Holiday Shop


WGBH Radio WGBH Radio theclassicalstation.org

Der Romantische Sinfoniker Vol 2 - Bruch / Wolters, Et Al


Release Date: 09/25/2007 
Label:  Ebs   Catalog #: 6142   Spars Code: n/a 
Composer:  Max Bruch
Performer:  Ursula Schoch
Conductor:  Theo Wolters
Orchestra/Ensemble:  New Philharmonie Westphalia
Number of Discs: 1 
Recorded in: Multi 
This title is currently unavailable.



Notes and Editorial Reviews

This is a hybrid Super Audio CD playable on both regular and Super Audio CD players.

3140760.az_BRUCH_Serenade_Violin_Orchestra.html

BRUCH Serenade for Violin and Orchestra in a. Romance for Violin and Orchestra in a. Suite on Russian Folk Melodies Theo Wolters, cond; Ursula Schoch (vn); New Philharmonie Westphalia EBS 6142 (Hybrid multichannel SACD: 64:04)


Max Bruch (1838–1920) Read more is not alone in having had the misfortune to be thought of as a one-work composer. Can anyone honestly name Bruch without his G-Minor Violin Concerto coming to mind? The sad part of it is that Bruch was really a highly gifted and well-rounded musician. His catalog of works includes three magnificent symphonies, some gorgeous chamber music, an opera, oratorios, a large volume of songs and choral pieces, and a number of other concertos, and not just for violin.


In this release, labeled Volume II of “The Romantic Symphony,” we hear two of Bruch’s concerted works for violin and orchestra, the Serenade, op. 75, and the Romance, op. 42; and the Suite on Russian Folk Melodies for large orchestra, op. 79b. Written in 1900 at the behest of Sarasate, who later declined to play it, the Serenade was premiered by Joseph Joachim. It’s a long work—over 35 minutes—whose four movements echo in style of writing and formal design the composer’s Scottish Fantasy of 20 years earlier. In all but name both works (the Fantasy and the Serenade) are violin concertos.


Bruch came to be associated with the Schumann-Brahms-Joachim circle as a musical conservative and resistor against the “futurists” who, in Bruch’s view included anyone who deviated from the mainstream German Romantic tradition. Bruch branded Richard Strauss and Hugo Wolf as members of “the great artistic pigsty,” and Debussy “sickened” him. By 1900, works like the Serenade were hopelessly out of date, a throwback not to Brahms, but even earlier to Mendelssohn and Schumann. Yet the appeal of Bruch’s music lies in its inspired melodic invention, its richly scored harmonies, and in the sure hand of a master orchestrator at work.


The success of the G-Minor Violin Concerto behind him, Bruch began work in 1873 on what was to be a new violin concerto. But after completing the first movement, his enthusiasm for the project waned, and he decided to publish the movement as a stand-alone piece. It was the Romance for Violin and Orchestra, a 10-minute Andante sostenuto that in certain ways anticipates the first movement of the composer’s Second Violin Concerto in D Minor.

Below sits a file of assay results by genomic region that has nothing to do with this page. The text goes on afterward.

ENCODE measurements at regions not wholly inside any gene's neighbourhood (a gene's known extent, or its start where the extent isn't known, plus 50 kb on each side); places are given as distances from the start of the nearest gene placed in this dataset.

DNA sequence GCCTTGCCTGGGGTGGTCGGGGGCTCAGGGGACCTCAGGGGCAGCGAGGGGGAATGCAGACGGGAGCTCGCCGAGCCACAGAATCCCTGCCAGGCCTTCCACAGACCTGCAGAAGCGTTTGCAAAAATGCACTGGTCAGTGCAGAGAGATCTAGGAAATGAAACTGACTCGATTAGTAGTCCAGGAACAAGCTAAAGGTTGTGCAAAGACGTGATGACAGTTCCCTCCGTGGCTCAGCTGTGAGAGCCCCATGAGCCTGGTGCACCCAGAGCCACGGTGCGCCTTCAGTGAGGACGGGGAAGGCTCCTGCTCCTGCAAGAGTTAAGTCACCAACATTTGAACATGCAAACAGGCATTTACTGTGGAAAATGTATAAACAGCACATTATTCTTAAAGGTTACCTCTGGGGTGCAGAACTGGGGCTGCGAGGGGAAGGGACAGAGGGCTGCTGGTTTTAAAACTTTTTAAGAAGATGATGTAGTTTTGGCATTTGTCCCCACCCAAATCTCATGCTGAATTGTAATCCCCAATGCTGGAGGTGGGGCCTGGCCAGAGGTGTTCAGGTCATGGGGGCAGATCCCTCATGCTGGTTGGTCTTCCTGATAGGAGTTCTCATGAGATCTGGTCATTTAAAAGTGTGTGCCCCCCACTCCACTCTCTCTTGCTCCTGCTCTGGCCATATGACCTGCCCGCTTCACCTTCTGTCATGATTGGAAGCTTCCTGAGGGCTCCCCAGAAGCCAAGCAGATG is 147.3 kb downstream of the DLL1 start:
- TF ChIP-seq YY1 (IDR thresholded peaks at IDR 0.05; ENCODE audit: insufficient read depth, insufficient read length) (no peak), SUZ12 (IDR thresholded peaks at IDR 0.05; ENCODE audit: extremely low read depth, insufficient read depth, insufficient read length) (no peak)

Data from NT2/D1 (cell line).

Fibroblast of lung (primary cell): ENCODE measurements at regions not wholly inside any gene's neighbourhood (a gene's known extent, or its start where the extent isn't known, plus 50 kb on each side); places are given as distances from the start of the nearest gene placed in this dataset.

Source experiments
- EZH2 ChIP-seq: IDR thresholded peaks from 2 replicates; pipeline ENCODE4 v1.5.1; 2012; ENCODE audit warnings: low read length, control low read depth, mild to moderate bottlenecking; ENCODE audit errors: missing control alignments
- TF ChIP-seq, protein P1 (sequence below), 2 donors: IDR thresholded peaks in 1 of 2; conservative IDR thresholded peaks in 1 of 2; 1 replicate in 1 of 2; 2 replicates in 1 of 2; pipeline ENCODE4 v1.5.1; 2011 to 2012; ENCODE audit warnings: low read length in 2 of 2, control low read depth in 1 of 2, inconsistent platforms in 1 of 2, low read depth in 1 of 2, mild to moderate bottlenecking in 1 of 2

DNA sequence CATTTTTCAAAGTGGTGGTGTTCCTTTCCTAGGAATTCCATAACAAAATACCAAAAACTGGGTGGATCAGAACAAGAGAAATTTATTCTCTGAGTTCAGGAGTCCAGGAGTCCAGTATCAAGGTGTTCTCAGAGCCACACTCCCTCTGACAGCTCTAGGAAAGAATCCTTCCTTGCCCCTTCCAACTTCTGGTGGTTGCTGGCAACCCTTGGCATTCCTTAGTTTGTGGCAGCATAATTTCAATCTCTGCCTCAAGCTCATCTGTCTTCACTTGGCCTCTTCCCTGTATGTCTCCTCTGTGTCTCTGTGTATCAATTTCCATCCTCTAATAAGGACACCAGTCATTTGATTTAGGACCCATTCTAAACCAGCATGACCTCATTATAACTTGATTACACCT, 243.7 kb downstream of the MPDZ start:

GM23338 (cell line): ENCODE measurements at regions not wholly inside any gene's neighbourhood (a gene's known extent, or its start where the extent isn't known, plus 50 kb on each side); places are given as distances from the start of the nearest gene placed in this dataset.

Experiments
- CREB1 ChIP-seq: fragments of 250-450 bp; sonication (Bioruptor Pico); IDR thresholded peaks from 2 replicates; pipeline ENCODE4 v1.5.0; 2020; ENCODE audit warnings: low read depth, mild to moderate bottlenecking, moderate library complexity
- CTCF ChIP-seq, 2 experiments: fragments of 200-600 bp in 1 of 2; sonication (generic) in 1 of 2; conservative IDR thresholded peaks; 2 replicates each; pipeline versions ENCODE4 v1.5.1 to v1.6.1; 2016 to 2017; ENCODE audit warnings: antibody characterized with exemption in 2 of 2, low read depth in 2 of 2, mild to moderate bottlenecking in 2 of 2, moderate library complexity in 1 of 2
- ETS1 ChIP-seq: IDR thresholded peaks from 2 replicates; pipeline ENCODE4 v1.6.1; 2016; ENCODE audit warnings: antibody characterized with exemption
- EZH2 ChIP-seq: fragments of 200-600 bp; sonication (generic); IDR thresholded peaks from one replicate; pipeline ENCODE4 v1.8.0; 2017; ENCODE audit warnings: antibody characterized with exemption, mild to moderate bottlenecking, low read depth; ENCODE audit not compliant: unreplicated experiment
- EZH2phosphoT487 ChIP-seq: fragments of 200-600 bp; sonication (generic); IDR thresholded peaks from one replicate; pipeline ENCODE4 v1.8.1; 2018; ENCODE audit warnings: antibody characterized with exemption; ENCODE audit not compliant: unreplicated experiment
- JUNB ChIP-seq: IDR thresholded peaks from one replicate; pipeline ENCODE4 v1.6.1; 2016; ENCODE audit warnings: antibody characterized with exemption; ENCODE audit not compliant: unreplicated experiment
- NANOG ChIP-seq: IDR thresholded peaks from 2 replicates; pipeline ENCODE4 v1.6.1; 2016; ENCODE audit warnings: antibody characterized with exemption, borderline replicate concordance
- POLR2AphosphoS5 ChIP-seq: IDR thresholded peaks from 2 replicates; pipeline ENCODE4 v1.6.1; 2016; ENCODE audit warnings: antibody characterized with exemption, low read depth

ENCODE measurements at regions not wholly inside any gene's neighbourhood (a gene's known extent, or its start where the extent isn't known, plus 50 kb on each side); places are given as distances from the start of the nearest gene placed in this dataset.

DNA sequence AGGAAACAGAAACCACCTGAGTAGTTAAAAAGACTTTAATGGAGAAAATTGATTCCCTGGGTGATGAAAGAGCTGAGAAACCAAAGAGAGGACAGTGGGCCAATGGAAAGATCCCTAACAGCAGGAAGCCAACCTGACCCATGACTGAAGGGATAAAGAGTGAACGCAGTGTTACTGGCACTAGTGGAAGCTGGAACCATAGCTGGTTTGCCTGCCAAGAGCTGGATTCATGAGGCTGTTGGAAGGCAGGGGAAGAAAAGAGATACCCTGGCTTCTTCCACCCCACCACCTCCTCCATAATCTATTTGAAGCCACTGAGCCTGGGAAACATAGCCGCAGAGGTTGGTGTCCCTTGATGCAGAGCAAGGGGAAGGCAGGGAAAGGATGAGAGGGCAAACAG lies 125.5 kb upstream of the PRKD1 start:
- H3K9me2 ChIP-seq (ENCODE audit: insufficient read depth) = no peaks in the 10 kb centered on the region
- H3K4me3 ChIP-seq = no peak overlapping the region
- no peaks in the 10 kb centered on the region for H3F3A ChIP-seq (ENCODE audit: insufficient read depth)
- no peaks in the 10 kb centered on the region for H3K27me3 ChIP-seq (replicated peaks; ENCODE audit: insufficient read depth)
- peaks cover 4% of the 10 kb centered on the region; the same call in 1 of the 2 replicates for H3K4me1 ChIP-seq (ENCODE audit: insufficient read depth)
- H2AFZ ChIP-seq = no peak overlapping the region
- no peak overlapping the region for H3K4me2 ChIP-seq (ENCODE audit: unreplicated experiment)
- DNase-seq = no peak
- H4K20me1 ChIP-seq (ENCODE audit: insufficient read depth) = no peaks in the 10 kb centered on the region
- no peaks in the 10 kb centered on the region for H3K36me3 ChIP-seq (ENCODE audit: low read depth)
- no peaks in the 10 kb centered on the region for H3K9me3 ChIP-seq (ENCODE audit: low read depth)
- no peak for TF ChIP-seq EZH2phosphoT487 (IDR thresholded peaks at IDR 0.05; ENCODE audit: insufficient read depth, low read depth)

The latest of Bruch’s works on this disc is the Suite on Russian Folk Melodies , originally published in 1903 as a collection of nine Russian and Swedish dances for violin and piano, which received the opus number 79. Both the composer and his publisher were keenly aware of the widespread success of Brahms’s Hungarian Dances in various arrangements, so in that same year, Bruch orchestrated four of the numbers and published them as 79b. As with the Serenade, which in its layout of movements and formal structure takes on the shape of a concerto, the Suite, in its four movements and orchestration for a large ensemble, resembles a symphony.


Competition in the two violin works comes mainly from Salvatore Accardo’s twofer Philips set of Bruch’s complete works for violin and orchestra. If you already have this set and you are partial to Accardo’s playing, which I am not, the present entry will probably be redundant, especially since these are not among the composer’s most memorable works. As for the Suite , there is an earlier performance of it recorded in 1984 on this same label with the Rhenish Philharmonic, and a slightly later (1987) recording on Naxos. Both are perfectly satisfactory, but the new entry has the clear advantage in terms of its SACD format and sonic opulence.


FANFARE: Jerry Dubins
Read less

Works on This Recording

1.
Serenade for Violin and Orchestra in A minor, Op. 75 by Max Bruch
Performer:  Ursula Schoch (Violin)
Conductor:  Theo Wolters
Orchestra/Ensemble:  New Philharmonie Westphalia
Period: Romantic 
Written: 1900; Germany 
2.
Romance for Violin and Orchestra in A minor, Op. 42 by Max Bruch
Performer:  Ursula Schoch (Violin)
Conductor:  Theo Wolters
Orchestra/Ensemble:  New Philharmonie Westphalia
Period: Romantic 
Written: 1874; Berlin, Germany 
3.
Suite on Russian folk melodies, Op. 79b by Max Bruch
Performer:  Ursula Schoch (Violin)
Conductor:  Theo Wolters
Orchestra/Ensemble:  New Philharmonie Westphalia
Period: Romantic 
Written: 1905; Berlin, Germany 

Customer Reviews

Be the first to review this title
Review This Title
Review This Title Share on Facebook




YOU MUST BE A SUBSCRIBER TO LISTEN TO ARKIVMUSIC STREAMING.
TRY IT NOW FOR FREE!
Sign up now for two weeks of free access to the world's best classical music collection. Keep listening for only $19.95/month - thousands of classical albums for the price of one! Learn more about ArkivMusic Streaming
Aleady a subscriber? Sign In